HSCT: Denis Fedorenko, a Family Man Who ‘Instills Confidence’

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Dr. Denis Fedorenko

Editor’s Note: The opinions expressed in this blog article are not those of Multiple Sclerosis News Today, or its parent company, BioNews Services, and are intended to spark discussion about issues pertaining to Multiple Sclerosis. 

For a man who is at the forefront of HSCT treatments given to patients with both relapsing and progressive types of multiple sclerosis, Dr. Denis Fedorenko is a modest and quietly spoken family man.

At the A.A. Maximov Center in Moscow, Dr. Fedorenko is responsible for autoimmune diseases and transplantation. But what does the world know about the man himself; what about Denis?

Professionally, he is a hematologist and that, of course, explains why he was first attracted to the world of HSCT — it being a hematological therapy, not a neurological one.

Dr. Denis Fedorenko.
Dr. Denis Fedorenko.

He graduated from the Medical Military Academy as a doctor in 1999, and spent two years working as a GP before completing a postgraduate degree in hematology and immunology at the same medical school in St Petersburg. He finally completed his medical training in 2005. That was when he joined the A.A. Maximov Center, and that same year was when Moscow started treating multiple sclerosis patients.

When he first joined the center, doctors were using the myeloablative HSCT procedure, a cancer treatment, to also treat autoimmunology patients. That was changed to non-myeloablative for MS and similar diseases.

But isn’t myeloablative more effective?

“No, it is not, as far as MS and other autoimmune illnesses are concerned,” Dr. Fedorenko said.

“Cancer is a fatal illness and so our goal is to save the patient’s life. We have to treat both red and white cells. But MS is not fatal and so our goal is different. Now we are seeking  to halt the disease and give the patient an improved quality of life. To do this, we only need to treat the lymphoid cells, not the red cells that carry oxygen. And that, in simple terms, is the difference between myeloablative and non-myeloablative HSCT.

“When treating autoimmune diseases, we need the correct treatment, not one designed to fight cancer. We have found non-myeloablative therapy is just as effective in autoimmune cases, is less toxic and has a lower risk or mortality,” he said.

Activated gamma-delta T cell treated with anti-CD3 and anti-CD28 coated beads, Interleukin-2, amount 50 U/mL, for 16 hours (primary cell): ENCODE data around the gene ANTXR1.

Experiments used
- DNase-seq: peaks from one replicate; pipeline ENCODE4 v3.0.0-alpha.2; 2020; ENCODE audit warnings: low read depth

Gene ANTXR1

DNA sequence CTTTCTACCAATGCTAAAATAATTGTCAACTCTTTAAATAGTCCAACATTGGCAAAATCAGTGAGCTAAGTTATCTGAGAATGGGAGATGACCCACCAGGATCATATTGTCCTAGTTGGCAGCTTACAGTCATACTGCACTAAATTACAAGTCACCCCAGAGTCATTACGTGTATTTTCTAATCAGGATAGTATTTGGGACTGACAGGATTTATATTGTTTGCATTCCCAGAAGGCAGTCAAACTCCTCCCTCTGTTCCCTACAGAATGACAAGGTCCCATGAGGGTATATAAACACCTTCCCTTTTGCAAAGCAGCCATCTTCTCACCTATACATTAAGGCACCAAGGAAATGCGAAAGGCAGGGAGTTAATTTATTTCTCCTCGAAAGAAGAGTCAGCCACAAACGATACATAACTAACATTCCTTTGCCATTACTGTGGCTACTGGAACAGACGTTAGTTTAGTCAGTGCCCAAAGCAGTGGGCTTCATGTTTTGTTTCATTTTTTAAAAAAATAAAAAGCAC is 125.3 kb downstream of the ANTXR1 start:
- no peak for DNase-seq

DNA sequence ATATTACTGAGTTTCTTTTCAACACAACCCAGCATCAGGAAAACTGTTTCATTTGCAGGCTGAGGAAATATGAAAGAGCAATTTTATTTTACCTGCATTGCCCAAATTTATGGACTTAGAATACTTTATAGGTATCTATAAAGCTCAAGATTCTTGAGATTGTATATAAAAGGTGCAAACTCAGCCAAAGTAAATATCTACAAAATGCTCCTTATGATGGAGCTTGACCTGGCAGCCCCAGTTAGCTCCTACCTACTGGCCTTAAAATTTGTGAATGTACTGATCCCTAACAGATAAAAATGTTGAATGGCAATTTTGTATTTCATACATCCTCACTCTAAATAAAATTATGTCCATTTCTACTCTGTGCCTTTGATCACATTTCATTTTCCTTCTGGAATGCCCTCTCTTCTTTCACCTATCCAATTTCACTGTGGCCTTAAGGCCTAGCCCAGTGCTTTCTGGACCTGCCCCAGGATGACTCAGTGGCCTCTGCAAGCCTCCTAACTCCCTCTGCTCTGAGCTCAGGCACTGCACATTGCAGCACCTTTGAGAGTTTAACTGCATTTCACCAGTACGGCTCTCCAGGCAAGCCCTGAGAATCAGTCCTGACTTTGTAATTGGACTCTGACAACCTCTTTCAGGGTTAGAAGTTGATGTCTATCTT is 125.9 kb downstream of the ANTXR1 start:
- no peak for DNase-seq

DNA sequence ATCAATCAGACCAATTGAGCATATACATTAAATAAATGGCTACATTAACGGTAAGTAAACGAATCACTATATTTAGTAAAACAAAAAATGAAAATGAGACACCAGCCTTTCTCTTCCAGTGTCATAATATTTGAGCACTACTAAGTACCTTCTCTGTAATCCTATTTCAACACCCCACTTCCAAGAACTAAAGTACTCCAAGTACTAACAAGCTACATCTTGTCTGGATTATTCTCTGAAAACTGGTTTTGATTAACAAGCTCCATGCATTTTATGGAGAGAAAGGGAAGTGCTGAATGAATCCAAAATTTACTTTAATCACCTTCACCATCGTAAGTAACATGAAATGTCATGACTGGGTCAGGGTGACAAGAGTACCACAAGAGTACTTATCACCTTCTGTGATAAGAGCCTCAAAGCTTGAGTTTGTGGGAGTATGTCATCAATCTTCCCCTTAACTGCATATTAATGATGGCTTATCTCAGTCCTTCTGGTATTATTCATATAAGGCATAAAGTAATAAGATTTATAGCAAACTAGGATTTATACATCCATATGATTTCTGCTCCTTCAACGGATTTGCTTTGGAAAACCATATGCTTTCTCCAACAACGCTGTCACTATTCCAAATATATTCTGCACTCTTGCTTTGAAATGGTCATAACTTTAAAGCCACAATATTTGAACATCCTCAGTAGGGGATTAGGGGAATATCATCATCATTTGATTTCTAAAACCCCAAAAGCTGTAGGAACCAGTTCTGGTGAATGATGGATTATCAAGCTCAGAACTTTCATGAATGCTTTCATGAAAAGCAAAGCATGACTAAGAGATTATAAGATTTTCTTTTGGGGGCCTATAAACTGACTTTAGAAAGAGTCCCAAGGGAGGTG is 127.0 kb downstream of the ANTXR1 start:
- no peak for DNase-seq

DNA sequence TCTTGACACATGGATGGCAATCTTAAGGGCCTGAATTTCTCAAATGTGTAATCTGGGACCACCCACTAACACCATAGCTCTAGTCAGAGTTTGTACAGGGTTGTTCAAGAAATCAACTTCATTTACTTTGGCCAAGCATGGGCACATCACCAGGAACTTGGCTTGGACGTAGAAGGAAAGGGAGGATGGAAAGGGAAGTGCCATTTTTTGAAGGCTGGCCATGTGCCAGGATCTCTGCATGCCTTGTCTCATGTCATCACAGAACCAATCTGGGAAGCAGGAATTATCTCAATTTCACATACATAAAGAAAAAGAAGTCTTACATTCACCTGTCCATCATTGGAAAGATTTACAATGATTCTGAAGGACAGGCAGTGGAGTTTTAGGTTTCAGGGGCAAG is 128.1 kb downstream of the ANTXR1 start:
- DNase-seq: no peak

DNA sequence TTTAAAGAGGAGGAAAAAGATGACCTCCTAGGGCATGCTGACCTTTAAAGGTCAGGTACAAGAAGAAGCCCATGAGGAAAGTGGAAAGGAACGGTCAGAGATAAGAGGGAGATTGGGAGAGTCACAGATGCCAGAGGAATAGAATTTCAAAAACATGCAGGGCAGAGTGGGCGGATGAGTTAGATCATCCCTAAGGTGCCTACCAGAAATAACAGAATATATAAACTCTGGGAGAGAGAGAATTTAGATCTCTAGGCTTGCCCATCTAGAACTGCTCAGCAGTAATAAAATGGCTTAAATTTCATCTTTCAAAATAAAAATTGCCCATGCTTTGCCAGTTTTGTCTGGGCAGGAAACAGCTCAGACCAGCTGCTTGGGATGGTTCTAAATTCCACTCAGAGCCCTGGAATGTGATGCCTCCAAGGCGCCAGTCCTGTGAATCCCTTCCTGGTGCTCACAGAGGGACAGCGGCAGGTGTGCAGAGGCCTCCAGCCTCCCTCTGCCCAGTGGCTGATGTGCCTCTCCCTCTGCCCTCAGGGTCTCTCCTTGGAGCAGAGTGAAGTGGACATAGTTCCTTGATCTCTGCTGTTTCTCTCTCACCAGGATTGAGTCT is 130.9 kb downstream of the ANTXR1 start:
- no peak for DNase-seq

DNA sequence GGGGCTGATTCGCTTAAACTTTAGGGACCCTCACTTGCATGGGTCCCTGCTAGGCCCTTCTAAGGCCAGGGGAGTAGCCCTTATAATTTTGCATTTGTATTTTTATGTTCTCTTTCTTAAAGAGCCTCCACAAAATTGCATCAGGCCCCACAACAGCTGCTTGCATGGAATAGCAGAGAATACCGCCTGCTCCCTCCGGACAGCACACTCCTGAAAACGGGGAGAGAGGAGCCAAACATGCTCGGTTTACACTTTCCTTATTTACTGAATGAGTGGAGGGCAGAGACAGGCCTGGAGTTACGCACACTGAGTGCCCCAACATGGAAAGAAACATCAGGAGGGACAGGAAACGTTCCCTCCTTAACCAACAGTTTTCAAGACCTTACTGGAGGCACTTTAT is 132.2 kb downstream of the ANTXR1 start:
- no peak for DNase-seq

These days, the doctor has created a family of very happy HSCT veterans. I don’t think it is an exaggeration to say they adore him, not only for the treatment but also for the way he is with his patients. Especially for how he is always ready to reassure and comfort them, and to explain the procedure; in short, for his excellent bedside manner.

Julia Browning, who was a patient of Dr. Fedorenko just three months ago, said: “He’s lovely with all his patients, always ready to talk and is so calming when you encounter darker moments. He instills confidence.”

Family man: Married with baby son

Denis Fedorenko, 39, was born in a small town in central Russia in December 1976. He is married to another doctor,  a dermatologist named Anna. But the female Dr.  Fedorenko is not working at the moment because the couple have a young son, Artem. He is nearly 8 months old.

Asked about how he spends his free time and whether he has a hobby, Dr. Fedorenko did his best to suppress a laugh. “All I need to do is relax and enjoy time with my family,” he said. “I have no time for a hobby. At most, I enjoy an occasional walk in a forest.”

Dr. Fedorenko is dedicated to his wife, son, and the many patients who pass through the A.A. Maximov Center.

As I reported a week ago, he believes he can cure MS with autologous hematopoietic stem cell transplantation – and there are plenty of satisfied patients who agree with him, although there are some who entertain doubts.

It must be noted that places that offer HSCT, a stem-cell transplant and all-important chemotherapy procedure, are providing a treatment that is still being tested and has not yet been approved for MS. The myeloablative procedure is, of course, approved as a cancer therapy.